Yes! One important point to make about communication with any psychologist is that psychologists are bound both by law and, for American Psychological Association members like myself, by a code of ethical conduct for the profession to keep information that is shared confidential. On a personal level, most psychologists take this responsibility very seriously.
There are a few exceptions where law does require psychologists to share some information from therapy. One of the most important is that, if a client makes statements that present a credible threat either to harm him/herself or to harm another person, the psychologist is of course bound to take necessary steps to ensure safety. In most cases related to harming oneself, the psychologist is going to work with the client to find a way to ensure safety without breaking confidentiality. While psychologists of course do want to keep people safe and alive, it is also true that we want the client to feel in control of that process as much as is possible.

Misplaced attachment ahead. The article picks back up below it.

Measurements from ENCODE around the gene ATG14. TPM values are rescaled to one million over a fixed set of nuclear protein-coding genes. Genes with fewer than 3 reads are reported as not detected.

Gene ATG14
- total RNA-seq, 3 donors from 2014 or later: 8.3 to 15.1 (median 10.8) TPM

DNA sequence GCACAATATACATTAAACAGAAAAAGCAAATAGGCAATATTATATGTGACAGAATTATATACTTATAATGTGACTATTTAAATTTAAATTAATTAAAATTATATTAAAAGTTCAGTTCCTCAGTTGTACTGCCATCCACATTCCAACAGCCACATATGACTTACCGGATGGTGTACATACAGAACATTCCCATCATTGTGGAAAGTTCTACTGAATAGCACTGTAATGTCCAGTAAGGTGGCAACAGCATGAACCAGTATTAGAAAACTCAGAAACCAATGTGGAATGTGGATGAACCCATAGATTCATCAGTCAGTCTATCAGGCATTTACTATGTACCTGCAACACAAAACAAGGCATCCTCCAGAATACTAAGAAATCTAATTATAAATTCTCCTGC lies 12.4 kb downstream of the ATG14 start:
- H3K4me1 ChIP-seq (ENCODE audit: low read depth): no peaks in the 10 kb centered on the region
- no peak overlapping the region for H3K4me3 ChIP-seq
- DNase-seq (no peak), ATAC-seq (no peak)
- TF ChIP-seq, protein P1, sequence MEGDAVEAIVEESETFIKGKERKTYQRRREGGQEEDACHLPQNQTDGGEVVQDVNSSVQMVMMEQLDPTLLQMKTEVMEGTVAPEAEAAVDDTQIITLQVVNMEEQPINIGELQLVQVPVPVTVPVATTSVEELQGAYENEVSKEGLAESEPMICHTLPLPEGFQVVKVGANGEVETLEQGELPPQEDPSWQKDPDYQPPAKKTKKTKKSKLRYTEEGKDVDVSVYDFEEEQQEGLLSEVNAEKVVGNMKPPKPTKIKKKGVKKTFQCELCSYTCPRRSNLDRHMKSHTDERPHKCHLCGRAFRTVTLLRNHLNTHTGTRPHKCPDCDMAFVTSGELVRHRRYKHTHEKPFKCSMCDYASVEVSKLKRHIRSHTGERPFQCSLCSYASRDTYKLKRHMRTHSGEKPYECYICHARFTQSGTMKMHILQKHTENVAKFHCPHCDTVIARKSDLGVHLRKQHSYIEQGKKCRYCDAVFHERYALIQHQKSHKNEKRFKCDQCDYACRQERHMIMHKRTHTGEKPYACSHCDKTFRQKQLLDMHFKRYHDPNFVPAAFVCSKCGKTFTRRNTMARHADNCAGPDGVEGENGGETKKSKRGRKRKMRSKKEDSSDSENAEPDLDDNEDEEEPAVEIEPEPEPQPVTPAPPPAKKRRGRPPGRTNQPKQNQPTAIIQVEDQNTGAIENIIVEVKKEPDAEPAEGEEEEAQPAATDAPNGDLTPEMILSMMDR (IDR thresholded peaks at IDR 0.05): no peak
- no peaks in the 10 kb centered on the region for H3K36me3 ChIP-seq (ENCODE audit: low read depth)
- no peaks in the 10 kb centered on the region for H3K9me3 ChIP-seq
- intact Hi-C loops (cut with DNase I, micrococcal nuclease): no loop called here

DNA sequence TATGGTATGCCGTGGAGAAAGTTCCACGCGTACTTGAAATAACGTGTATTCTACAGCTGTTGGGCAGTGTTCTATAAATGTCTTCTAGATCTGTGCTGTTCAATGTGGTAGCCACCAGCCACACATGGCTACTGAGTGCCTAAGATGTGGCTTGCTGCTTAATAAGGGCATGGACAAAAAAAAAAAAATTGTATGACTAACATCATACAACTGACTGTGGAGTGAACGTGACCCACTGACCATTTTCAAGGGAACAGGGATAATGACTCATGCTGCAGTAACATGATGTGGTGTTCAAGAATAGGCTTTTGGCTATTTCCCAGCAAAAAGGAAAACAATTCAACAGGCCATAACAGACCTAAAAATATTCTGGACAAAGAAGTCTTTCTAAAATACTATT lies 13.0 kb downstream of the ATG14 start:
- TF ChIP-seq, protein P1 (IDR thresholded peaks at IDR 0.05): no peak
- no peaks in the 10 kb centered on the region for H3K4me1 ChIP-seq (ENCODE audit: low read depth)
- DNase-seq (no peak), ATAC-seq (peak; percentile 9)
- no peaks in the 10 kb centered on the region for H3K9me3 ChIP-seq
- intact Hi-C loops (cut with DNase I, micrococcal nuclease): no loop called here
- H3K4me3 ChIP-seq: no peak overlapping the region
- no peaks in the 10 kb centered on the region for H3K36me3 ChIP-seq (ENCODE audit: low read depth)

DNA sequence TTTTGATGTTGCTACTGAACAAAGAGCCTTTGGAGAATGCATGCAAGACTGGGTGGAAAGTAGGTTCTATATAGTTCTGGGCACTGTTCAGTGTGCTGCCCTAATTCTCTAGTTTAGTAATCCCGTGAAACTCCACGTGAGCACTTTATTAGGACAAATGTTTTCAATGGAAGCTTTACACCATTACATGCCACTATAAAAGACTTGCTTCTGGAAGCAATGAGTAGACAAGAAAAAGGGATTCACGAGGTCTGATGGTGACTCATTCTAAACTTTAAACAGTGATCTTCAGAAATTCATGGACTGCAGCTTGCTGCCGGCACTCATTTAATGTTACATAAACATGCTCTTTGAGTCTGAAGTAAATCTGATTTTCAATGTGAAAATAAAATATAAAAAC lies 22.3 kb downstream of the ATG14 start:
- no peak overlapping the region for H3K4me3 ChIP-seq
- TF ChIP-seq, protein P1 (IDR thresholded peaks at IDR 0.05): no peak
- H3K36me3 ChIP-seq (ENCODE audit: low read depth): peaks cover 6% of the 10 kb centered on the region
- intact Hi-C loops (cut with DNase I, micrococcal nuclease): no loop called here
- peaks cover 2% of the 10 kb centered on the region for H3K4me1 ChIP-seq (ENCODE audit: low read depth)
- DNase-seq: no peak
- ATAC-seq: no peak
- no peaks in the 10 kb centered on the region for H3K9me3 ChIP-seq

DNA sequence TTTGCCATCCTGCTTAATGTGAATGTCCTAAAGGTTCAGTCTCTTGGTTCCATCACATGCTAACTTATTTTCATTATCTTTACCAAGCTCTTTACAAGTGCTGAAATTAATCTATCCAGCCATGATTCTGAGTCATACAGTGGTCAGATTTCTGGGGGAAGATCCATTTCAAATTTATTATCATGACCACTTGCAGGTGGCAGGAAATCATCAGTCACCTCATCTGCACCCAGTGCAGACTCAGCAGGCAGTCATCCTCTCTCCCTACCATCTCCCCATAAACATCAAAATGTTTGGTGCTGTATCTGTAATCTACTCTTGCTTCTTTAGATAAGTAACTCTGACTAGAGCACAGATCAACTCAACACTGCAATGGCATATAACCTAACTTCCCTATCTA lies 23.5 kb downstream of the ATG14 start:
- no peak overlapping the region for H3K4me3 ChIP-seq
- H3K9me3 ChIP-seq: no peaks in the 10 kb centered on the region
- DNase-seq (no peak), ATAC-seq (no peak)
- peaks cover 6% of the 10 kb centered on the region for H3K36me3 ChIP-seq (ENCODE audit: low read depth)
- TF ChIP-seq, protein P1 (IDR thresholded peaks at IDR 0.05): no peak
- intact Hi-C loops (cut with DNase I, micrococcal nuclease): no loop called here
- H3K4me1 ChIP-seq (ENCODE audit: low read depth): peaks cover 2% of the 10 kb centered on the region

Another exception is that psychologists are “mandated reporters.” This means that, if a person shares information about child abuse or about the abuse of an elder or dependent adult, the psychologist does have to report that information to appropriate authorities.
In addition, there also are a few cases where a judge might order a psychologist to share some confidential information. The psychologist will “claim privilege” and not provide information in these cases until the judge orders him or her to do so.